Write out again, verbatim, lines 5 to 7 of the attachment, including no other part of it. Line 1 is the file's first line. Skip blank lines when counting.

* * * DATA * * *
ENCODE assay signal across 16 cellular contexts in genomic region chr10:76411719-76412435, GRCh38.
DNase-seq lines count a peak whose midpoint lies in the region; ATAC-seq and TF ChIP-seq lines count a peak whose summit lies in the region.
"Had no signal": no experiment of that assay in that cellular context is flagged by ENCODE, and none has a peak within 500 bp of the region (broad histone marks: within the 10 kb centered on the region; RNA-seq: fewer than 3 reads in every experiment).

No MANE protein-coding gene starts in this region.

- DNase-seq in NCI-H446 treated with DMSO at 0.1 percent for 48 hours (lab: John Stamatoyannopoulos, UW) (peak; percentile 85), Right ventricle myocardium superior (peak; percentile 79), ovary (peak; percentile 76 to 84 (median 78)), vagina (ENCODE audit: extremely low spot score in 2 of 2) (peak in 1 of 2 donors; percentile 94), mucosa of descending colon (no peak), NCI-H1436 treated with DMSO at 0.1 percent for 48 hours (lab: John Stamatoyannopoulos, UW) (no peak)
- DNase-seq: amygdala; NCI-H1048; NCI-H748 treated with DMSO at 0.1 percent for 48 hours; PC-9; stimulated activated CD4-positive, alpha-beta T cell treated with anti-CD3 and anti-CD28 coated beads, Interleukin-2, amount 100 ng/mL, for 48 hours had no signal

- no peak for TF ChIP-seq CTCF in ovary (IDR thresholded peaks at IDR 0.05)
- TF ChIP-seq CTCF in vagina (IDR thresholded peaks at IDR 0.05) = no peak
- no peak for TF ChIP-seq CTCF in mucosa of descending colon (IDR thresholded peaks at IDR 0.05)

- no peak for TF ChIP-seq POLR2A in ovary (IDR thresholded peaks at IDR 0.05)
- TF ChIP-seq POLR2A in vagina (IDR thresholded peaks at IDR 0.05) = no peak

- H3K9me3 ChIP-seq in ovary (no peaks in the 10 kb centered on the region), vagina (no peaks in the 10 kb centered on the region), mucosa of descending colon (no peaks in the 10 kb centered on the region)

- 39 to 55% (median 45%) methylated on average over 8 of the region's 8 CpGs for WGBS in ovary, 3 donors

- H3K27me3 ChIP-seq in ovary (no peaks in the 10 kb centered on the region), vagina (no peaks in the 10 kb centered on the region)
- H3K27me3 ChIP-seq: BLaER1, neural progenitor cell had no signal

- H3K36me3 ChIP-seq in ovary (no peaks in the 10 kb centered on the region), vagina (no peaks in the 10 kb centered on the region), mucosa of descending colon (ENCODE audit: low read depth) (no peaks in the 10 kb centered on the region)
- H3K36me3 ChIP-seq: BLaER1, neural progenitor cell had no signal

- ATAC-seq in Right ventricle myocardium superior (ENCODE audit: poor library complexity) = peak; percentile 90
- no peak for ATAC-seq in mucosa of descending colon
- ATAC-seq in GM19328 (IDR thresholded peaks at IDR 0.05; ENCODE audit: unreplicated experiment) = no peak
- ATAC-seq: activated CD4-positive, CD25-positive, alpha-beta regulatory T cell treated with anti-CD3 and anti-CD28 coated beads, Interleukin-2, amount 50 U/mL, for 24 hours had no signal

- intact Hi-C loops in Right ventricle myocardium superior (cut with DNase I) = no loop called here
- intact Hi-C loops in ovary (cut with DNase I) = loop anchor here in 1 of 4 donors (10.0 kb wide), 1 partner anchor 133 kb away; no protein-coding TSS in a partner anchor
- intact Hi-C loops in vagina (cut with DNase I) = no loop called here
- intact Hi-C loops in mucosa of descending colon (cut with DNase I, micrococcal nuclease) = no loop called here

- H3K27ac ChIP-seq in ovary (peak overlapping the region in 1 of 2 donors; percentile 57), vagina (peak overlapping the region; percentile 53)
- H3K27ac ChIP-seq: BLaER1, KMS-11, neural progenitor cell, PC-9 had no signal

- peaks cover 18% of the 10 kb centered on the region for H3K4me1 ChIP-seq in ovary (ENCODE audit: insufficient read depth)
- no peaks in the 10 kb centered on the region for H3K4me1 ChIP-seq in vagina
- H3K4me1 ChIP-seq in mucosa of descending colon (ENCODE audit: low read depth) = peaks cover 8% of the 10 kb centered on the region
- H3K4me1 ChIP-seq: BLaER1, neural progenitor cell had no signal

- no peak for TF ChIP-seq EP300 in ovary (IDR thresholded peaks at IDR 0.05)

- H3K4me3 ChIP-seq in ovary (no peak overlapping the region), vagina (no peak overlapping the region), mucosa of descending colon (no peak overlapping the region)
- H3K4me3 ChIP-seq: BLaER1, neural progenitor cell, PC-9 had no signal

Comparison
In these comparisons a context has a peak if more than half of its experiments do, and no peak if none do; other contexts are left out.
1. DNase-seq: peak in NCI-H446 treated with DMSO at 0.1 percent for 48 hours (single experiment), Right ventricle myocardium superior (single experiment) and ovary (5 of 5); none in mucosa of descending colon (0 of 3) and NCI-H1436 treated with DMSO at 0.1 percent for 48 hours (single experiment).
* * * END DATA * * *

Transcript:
- DNase-seq in NCI-H446 treated with DMSO at 0.1 percent for 48 hours (lab: John Stamatoyannopoulos, UW) (peak; percentile 85), Right ventricle myocardium superior (peak; percentile 79), ovary (peak; percentile 76 to 84 (median 78)), vagina (ENCODE audit: extremely low spot score in 2 of 2) (peak in 1 of 2 donors; percentile 94), mucosa of descending colon (no peak), NCI-H1436 treated with DMSO at 0.1 percent for 48 hours (lab: John Stamatoyannopoulos, UW) (no peak)
- DNase-seq: amygdala; NCI-H1048; NCI-H748 treated with DMSO at 0.1 percent for 48 hours; PC-9; stimulated activated CD4-positive, alpha-beta T cell treated with anti-CD3 and anti-CD28 coated beads, Interleukin-2, amount 100 ng/mL, for 48 hours had no signal

- no peak for TF ChIP-seq CTCF in ovary (IDR thresholded peaks at IDR 0.05)